Though rates for private music lessons may vary between instructors and music schools, they tend to be higher than tuition rates for group classes. Why?
As with almost anything else, you get what you pay for! In the case of private lessons, your tuition dollars provide you with the undivided attention of your teacher, who tailors style and content of his or her instruction to meet your individual needs. For many students, the individual lesson format provides the ideal learning environment to make progress as quickly as possible. In that sense, aprivate lesson teacher is no different from your personal gym trainer, who makes sure that you do your exercises correctly for maximum benefit.
If we stick with the sports analogy for a moment, some of us are not particularly crazy about working one-on-one with a trainer, or working ourselves through all that exercise equipment at the gym, one machine at a time. That can be tedious and a bit solitary at times. By contrast, joining an aerobics class or a sports team to play soccer, football, basket ball, and what not, is an entirely different experience. Although as members of a team, we may not be getting all that individualized attention, we're having fun, working collaboratively, laughing, and sharing victories and losses. And on top of it, we're still toning those muscles and losing a few pounds! Not bad at all.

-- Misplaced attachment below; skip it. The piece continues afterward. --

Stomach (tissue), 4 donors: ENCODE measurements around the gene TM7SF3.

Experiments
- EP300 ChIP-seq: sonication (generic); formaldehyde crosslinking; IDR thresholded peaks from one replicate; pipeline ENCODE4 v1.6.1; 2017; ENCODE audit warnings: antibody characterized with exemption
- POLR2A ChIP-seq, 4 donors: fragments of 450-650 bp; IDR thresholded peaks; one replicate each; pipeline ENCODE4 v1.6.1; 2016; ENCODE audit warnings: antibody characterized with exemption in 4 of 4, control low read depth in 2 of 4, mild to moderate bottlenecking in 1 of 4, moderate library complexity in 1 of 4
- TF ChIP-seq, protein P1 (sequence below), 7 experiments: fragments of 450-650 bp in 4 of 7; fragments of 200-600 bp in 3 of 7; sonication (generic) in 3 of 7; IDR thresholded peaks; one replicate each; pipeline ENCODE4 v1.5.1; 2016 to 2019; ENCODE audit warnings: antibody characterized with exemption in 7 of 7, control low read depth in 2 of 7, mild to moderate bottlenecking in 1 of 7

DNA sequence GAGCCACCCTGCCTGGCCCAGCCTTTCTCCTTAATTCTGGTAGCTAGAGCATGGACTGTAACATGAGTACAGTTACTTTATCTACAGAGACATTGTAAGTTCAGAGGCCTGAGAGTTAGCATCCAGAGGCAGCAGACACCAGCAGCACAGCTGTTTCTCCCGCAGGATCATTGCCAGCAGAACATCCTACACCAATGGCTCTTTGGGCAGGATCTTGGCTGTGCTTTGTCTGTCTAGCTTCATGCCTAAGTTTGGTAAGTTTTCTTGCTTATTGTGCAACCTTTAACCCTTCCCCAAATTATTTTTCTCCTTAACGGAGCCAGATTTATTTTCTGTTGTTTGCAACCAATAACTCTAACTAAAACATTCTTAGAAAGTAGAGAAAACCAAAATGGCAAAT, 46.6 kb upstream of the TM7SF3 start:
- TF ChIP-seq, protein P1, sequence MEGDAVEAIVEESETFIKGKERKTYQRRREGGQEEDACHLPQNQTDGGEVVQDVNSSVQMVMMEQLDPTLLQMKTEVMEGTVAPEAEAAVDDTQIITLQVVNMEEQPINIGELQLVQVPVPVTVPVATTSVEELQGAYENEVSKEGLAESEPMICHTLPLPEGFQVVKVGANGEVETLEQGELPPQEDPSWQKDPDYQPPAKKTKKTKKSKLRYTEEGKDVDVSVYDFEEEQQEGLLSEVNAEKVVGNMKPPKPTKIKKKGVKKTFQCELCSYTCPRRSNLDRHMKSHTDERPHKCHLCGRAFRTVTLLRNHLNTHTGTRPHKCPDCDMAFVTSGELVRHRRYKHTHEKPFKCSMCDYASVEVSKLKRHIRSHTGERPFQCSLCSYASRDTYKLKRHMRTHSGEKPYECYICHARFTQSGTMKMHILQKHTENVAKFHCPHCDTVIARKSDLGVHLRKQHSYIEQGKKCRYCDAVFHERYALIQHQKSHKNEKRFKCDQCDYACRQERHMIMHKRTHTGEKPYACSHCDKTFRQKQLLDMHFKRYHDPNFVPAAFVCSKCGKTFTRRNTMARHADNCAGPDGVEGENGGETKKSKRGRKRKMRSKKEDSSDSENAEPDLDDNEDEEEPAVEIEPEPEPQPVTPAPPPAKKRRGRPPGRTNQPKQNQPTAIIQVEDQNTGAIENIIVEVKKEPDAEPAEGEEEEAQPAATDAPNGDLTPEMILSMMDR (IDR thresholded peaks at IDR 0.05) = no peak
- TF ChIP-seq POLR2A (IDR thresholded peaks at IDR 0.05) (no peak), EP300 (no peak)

When it comes to music education, it is similarly possible, and enjoyable, to learn within the socially interactive context of group classes. Young beginners often express a strong preference for music classes not only because of the social interaction involved but because the group format offers them the most developmentally appropriate venue for absorbing information. Young children may learn as much from observing each other as they learn from their designated teachers. To be sure, for some kids, the group class format may be too stimulating and distracting. Kids falling into this category will do better in music lessons under the guidance of an instructor, who focuses their attention and provides a firm structure for the learning process. Parents should consult with their music teacher in choosing the option most suitable for the learning disposition of their child.
If after careful consideration you have reason to believe that your child may progress more easily through group instruction, why would you sign her up for private lessons? And why, looking at your bottom line, would you invest the extra dollars on individual instruction before your child is actually ready to enjoy its full range of benefits? Start young beginners age 4 through 8 in group classes as a high-quality, low-cost alternative to music lessons! When given sufficient time to mature and learn, children are more likely to develop a life-long appreciation for music. Isn't that what it's all about?